When they were not sailing the open oceans in search of treasures, you could find Vikings playing outside on a nice day. Outdoor Viking games were wildly popular. They would turn skills into competitions, again, much like we do today. They enjoyed archery, wrestling (Glíma), or folk-wrestling, farm-wrestling. Vikings also tried their hand at stone throwing (we still do shot-put as a competitive sport), and of course sword fighting. Games could become dangerous at times, and it wasn’t uncommon for people to be gravely injured. It was considered unsportsmanlike, however, to purposely try to harm a competitor in these games.

            They also enjoyed running, swimming, tug-of-war, and ball games. Honestly, they were not that different than a bunch of kids in the early 80s before Nintendo came along. They entertained themselves outside, and in, with whatever they had. They enjoyed each other’s company, and occupied long winter evenings.

A father viking teaches his son some outdoor viking games.

Modern Viking Games

            I’m not much of a gamer. But when Assassin’s Creed: Valhalla was released I ran out to get it for my nephew who was about 12 at the time. I was excited to see what the game looked like, and to see what the landscape and storyline looked like. I was mainly excited to know that the mainstream media was keeping the lore of the Vikings alive. We certainly see Norse mythology erupting in popularity in television, film, and I’d even say art! Viking inspired tattoos are huge! Many Viking symbols have become extremely popular in the studio, where clients who associate with a sometimes-imagined history are celebrating the culture on their body.

Top Viking Games for Modern Gamers

            Let’s look at a list of the most popular games right now that focus on the Viking world.

1. Valheim

Modern Viking Game Valheim

This game popped up right in the middle of a global lockdown. It quickly became one of the most popular games on Steam. It was developed by Iron Gate AB, and published by Coffee Stain Publishing. It’s team consisted of only five people, which speaks to its appeal. Clearly they did the work, because his roleplaying survival game skyrocketed to the top within 30 days of release.

In the game you pay as a Viking, but you are not in Valhalla. It is a sandbox experience which means you build tools, shelters, and paths with your friends as you try to evade enemies lurking about.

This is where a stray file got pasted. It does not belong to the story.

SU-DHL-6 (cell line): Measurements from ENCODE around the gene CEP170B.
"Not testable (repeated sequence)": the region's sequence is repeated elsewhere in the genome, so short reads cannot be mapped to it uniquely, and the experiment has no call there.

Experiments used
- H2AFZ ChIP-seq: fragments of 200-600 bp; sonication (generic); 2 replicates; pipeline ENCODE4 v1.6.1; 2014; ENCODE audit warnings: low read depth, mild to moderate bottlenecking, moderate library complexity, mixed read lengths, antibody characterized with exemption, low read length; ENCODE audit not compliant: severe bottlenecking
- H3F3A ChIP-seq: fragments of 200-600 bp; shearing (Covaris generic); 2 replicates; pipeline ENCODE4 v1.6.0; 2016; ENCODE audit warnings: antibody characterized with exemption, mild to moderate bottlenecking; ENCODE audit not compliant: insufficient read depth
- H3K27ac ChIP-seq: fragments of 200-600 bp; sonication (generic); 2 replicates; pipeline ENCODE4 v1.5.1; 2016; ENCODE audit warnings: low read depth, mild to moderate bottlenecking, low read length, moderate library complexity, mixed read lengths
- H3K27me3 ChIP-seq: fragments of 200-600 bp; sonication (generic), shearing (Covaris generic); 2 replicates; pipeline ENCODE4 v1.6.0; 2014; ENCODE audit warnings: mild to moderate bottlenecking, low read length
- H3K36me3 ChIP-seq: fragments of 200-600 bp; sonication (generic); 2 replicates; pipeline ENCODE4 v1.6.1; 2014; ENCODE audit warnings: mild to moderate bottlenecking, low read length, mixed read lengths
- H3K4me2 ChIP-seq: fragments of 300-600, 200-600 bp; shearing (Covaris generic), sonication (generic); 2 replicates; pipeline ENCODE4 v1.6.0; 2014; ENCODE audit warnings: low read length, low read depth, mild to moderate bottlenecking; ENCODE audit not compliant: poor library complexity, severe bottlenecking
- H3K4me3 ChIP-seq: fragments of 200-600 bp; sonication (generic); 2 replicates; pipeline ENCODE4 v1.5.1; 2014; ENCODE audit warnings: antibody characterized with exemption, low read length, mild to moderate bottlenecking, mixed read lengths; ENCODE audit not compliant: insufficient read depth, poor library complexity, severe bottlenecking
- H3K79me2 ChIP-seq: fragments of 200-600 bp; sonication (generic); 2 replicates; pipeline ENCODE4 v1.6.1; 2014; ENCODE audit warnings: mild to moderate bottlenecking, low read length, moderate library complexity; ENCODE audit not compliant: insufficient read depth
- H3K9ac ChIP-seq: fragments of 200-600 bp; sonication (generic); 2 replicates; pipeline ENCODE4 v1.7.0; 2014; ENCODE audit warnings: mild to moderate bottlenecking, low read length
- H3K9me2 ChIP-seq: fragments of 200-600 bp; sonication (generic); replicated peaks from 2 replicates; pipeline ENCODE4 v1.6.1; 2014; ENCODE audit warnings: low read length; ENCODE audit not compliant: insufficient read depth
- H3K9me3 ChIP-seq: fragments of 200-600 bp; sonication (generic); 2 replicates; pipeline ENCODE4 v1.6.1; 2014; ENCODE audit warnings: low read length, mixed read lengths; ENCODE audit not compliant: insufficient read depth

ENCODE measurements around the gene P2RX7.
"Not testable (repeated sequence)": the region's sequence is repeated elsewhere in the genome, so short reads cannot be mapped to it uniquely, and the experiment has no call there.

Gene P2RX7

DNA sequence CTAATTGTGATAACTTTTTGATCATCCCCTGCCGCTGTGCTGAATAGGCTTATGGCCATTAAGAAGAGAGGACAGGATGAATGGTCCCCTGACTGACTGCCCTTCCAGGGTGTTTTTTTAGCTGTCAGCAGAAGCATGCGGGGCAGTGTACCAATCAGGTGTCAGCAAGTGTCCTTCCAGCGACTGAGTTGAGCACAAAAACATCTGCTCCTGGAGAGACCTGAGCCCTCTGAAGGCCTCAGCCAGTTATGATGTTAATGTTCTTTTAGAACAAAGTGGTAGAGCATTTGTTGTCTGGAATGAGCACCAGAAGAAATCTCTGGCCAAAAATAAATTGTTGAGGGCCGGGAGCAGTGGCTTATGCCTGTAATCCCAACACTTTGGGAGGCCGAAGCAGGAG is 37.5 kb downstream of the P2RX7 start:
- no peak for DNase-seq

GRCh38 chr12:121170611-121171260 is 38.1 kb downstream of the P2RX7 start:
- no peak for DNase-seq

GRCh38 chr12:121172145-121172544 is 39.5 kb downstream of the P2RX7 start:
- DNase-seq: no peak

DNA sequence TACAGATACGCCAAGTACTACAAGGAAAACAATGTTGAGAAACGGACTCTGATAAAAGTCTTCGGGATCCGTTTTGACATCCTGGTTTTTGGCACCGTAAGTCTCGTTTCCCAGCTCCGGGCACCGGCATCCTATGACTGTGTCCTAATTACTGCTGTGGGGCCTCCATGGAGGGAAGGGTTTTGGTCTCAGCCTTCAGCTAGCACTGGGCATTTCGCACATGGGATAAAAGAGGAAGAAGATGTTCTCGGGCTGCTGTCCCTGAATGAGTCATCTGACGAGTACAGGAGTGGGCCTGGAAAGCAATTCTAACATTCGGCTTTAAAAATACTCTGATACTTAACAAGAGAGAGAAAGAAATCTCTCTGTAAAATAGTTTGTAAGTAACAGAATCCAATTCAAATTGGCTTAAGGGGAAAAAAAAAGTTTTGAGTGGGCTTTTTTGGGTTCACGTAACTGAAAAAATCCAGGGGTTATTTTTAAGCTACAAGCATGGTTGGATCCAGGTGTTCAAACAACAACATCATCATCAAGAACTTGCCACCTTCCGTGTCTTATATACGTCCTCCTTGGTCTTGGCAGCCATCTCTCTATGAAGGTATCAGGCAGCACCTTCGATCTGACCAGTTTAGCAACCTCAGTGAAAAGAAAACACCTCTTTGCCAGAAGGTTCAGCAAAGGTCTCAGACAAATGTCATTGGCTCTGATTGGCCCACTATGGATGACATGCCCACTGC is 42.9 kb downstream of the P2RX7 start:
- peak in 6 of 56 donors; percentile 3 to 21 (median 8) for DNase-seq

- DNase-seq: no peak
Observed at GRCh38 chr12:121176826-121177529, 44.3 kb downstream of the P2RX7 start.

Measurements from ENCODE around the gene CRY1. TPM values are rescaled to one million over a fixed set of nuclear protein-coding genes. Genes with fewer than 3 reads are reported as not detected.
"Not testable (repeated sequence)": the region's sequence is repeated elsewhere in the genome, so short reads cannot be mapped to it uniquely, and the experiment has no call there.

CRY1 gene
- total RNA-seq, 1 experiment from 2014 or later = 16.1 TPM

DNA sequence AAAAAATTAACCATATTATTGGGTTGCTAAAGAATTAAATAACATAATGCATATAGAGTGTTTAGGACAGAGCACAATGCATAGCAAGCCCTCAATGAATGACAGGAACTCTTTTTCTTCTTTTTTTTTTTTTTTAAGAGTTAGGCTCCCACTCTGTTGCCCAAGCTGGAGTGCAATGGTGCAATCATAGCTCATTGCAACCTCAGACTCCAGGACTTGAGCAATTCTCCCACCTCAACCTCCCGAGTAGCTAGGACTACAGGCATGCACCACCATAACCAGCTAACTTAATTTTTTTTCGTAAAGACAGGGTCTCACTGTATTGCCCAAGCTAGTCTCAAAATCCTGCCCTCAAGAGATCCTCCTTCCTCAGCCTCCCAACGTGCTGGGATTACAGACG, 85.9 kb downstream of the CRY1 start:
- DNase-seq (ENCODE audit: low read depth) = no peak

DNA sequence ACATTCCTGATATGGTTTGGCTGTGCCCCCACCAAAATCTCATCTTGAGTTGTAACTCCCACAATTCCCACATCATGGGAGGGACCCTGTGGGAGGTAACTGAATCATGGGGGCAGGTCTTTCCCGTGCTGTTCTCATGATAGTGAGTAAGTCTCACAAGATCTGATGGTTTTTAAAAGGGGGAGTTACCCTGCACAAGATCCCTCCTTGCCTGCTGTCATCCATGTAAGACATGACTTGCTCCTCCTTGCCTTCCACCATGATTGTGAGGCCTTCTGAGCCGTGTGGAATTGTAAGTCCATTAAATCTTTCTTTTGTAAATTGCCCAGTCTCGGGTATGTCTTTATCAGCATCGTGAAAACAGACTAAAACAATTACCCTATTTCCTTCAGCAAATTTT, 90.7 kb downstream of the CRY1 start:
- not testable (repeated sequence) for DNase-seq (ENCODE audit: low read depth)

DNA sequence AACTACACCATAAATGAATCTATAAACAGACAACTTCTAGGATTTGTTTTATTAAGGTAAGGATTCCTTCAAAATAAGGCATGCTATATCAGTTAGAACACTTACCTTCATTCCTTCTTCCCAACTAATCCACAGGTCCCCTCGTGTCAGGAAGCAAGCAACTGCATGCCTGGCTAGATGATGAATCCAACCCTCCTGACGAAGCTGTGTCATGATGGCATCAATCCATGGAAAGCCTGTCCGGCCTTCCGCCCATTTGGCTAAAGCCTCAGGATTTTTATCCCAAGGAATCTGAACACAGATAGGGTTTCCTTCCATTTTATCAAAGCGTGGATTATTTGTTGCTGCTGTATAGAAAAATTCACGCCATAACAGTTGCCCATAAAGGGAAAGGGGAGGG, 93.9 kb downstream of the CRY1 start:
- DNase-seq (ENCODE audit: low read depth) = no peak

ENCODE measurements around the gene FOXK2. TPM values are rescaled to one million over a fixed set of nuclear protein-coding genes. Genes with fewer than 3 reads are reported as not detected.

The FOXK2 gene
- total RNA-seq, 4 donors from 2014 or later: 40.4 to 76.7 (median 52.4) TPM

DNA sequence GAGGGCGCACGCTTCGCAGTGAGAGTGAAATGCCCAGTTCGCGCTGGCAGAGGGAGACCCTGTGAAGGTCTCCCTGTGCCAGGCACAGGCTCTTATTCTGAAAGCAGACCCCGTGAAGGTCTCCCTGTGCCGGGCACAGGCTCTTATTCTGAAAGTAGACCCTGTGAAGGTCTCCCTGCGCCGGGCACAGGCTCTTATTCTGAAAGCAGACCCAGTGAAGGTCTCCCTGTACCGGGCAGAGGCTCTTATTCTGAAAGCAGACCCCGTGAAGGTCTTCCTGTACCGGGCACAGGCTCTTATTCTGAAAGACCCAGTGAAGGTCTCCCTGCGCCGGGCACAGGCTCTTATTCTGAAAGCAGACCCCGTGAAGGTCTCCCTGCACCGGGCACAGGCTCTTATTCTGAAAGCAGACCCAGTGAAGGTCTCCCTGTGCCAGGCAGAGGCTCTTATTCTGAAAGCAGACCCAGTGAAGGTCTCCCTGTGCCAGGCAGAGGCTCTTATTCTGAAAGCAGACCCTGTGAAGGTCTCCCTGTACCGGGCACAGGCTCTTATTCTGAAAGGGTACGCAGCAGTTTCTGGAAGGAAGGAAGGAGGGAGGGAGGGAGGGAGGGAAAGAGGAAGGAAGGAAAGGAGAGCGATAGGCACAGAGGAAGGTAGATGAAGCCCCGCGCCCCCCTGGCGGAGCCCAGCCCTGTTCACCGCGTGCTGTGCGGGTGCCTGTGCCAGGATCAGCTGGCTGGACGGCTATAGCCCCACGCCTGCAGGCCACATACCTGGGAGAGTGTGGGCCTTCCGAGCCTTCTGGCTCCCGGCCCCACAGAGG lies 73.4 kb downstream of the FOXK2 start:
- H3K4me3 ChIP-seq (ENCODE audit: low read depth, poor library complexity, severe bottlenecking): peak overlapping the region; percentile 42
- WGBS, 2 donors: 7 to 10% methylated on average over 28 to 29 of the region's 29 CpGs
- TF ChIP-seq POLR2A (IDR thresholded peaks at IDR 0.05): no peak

2. The Banner Saga

Screen shot of modern viking game The Banner Saga

            This game was released in 2014 but remains popular. The art is beautiful and is reminiscent of a Disney film at times. A decade later this is still among the top rated games in the Viking genre. A switch-port recently came out for this game (in 2018) which is pretty impessive considering its four years old and doesn’t have the commercial appeal of Skyrim, Mario, or Grand Theft Auto.

            This is a tactical role playing game with a tile-based combat system. It is all extremely well made, especially considering the project was a Kickstarter. This might be what gives it the appeal. It was made by gamers for gamers, and its popularity is a testament to how many people are looking for exactly that!

            While the playing world is inspired by the Vikings, it definitely allows more room for creative license. There are two playable characters who each have their own backstory. There are multiple choices of paths to take in the game, and each offers a unique experience.

            This is available on PS4, Xbox One, PC and Switch, so there are plenty of consoles on which you can experience this one.

3. Northgard

            Northgard was developed and published by Shiro Games. This one is a top-down game, which you might not have expected to be in this list. But take that as a testament to its quality. This is a progression-based RTS that has you lead a clan on an expedition to new territory (very Viking-esque). It follows the same rules as all progression-based games, but this one has a randomized map generator which means you are less likely to get bored with it.

            The game has an online co-op and has PvP. The price is a bit high for an independent game but gamers agree that it’s worth the investment.

4. Hellblade: Senua’s Sacrifice

Here’s another one I’ve actually played. I had a friend who was all hot and heavy for this game back in 2018-2019. The graphics are beautiful and the storyline is kind of rad. As a therapist I remember this one being almost like a psychological break, or disassociation. All hot topics in their own right.

Senua’s Sacrifice was developed and published by Ninja Theory in 2017. It is a sequel to Hellblade, which has become one of the better-known indie-games. This is a dark-psychological fantasy. It is an action-adventure role playing game (RPG) that uses a confused mixed of Viking, Celts, and even Pictish or Pict influence.